University libraries are collecting large sums of money from students who return their library books late. Are these sums justifiable and where does all the cash end up? Last year Goldsmiths took £107,000 in fines, Manchester more than £200,000 and in 2007/08 Leeds raised a tidy £359,229. Leeds managed to collect such a large sum by increasing the maximum fine from £10 to £30, thereby raising the amount it took by more than £64,000. Asked to explain its policy, Leeds says it believes its fines are a deterrent to stop students from returning items late and are not in any way concerned with making money.
Sheffield has gone one better and is giving students the option of paying their library fines by credit or debit card online. Universities experiencing difficulty in collecting debt can, these days, call upon the Lewis Group, a specialist debt recovery agency whose remit includes "sun-dry" items such as library fines.
When I was studying at Brighton as a fine art undergraduate, the library was a refuge where librarians moved very slowly and things were more forgiving. When it came to library fines, the only time I remember actually paying mine was during the student union's charity week, when all fines were donated to local charities. I was an average late returner whose "excuse" was usually a bad bout of flu that left me bedridden and unable to use the internet or telephone. Sympathetic librarians meant a fine was sometimes waived.
Now, as a privileged postgraduate student at the excellent Goldsmiths University of London, I am unable to use the library because I have racked up nearly £30 in library fine debts. How has this happened? Why have I not returned my books on time? Like most of my classmates I don't live within walking distance of the library. Mostly, I borrow popular titles classed as seven-day items which are not renewable. So, if I forget one of these books on one of my weekly visits to the college, I clock-up £3.50 in fines per week and £7 if the item is a DVD.
My local film rental shop has a more relaxed fines system and companies such as Love Film do not operate late return fines at all; perhaps they do not want to ruin the relationship they have with their customers.
Most universities believe that a monetary-based fines policy is the only deterrent that will dissuade cash-strapped students from returning items late. In other words, "hit them where it hurts." I think that suspending borrowing rights as a penalty for late returners could work just as well, as could withholding the publication of marks until overdue items have been returned. I cannot accept, as some have claimed, that fines pay for administration costs incurred because of a late returned item. Really, how much does it cost to send out an automated email? Different universities operate different library fine policies. If I were at Oxford I would not be feeling the pinch as much because their overdue charges are more in line with a nostalgic Woolworths penny sweet run – one college charges 5p a day for all titles and this with a grace period; other universities, including my own, charge a lot more. Why the disparity? It cannot be that Oxford students are more trustworthy, can it?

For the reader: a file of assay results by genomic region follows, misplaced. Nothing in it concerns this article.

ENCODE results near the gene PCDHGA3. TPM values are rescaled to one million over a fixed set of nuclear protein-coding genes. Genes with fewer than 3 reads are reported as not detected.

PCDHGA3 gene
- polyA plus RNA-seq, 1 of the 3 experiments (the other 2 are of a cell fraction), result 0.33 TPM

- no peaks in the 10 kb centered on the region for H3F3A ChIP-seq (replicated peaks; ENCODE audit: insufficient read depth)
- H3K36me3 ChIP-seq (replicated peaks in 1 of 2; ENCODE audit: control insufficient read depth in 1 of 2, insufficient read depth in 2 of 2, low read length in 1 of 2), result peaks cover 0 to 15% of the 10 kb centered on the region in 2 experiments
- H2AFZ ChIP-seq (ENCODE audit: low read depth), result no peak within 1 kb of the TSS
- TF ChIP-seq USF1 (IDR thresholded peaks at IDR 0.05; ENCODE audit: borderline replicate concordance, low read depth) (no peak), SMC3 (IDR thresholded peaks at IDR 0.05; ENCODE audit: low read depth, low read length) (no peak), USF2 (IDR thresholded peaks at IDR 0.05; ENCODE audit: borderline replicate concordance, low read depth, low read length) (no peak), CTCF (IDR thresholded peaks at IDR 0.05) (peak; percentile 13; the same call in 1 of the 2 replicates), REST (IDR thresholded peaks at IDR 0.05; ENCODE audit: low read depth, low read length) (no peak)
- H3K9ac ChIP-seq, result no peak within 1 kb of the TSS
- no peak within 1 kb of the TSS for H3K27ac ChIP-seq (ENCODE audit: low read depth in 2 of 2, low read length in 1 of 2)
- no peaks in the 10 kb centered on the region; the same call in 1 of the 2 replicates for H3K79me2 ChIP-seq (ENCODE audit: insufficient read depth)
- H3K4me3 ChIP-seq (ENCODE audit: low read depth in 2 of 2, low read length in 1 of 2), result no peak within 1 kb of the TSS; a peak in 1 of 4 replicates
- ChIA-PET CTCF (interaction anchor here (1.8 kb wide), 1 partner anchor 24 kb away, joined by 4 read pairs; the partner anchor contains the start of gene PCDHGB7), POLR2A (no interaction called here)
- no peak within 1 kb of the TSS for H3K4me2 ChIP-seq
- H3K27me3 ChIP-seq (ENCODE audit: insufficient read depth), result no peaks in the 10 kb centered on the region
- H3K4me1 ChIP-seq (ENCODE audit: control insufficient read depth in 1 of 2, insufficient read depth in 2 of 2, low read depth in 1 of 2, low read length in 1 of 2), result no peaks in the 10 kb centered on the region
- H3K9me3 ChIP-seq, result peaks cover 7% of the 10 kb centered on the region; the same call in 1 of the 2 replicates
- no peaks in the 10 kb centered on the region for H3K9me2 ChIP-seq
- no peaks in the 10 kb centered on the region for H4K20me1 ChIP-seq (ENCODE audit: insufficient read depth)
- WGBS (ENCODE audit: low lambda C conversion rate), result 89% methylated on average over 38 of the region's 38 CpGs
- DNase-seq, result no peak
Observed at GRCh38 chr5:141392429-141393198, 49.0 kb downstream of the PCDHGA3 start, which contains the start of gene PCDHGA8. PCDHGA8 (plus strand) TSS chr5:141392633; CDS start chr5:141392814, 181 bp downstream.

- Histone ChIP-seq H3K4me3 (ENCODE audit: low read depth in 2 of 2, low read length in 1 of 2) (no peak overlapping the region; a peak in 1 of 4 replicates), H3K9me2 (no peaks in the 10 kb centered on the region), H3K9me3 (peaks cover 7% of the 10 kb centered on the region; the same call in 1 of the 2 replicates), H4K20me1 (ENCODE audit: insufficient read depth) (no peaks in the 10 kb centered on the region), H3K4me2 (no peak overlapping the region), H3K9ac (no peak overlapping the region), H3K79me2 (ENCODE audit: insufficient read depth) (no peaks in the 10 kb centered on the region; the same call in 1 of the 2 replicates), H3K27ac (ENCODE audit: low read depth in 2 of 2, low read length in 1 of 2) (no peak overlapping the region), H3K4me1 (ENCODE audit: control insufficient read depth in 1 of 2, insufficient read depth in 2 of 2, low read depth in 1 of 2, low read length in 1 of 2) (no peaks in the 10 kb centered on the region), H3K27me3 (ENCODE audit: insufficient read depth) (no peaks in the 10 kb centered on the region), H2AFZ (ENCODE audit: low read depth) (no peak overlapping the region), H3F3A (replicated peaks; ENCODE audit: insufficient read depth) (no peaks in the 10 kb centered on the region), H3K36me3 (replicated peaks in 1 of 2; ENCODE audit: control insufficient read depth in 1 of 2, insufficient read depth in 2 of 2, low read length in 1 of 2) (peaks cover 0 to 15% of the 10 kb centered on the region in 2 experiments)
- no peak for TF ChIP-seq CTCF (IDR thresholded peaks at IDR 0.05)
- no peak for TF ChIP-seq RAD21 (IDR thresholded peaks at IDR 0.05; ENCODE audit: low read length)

The argument is that university library fines generate income and that these sorts of initiatives help to balance the books at a time of budget cuts. Manchester operates its fines system "to recover costs of non-returned books which have been bought with public money but lost by borrowers".
One of the most invidious aspects of the whole business is the secrecy surrounding income from library fines. Out of the eight universities I spoke to none was able to give me a breakdown of where the money goes and many said it was "complicated".
Whether you agree with university library fines, as a student I would support increased transparency about where these large cash sums go. If money generated from students is used to purchase new books for the library, then the titles need to be those that the students have selected. It is their money, after all. I do not support universities using this money to pay library staff; their core public funding should do this. If fines are there largely to dissuade people from returning books late, surely the sheer amount generated is evidence that this "dissuasion" is not working.
The writer is a postgraduate at Goldsmiths, University of LondonReuse content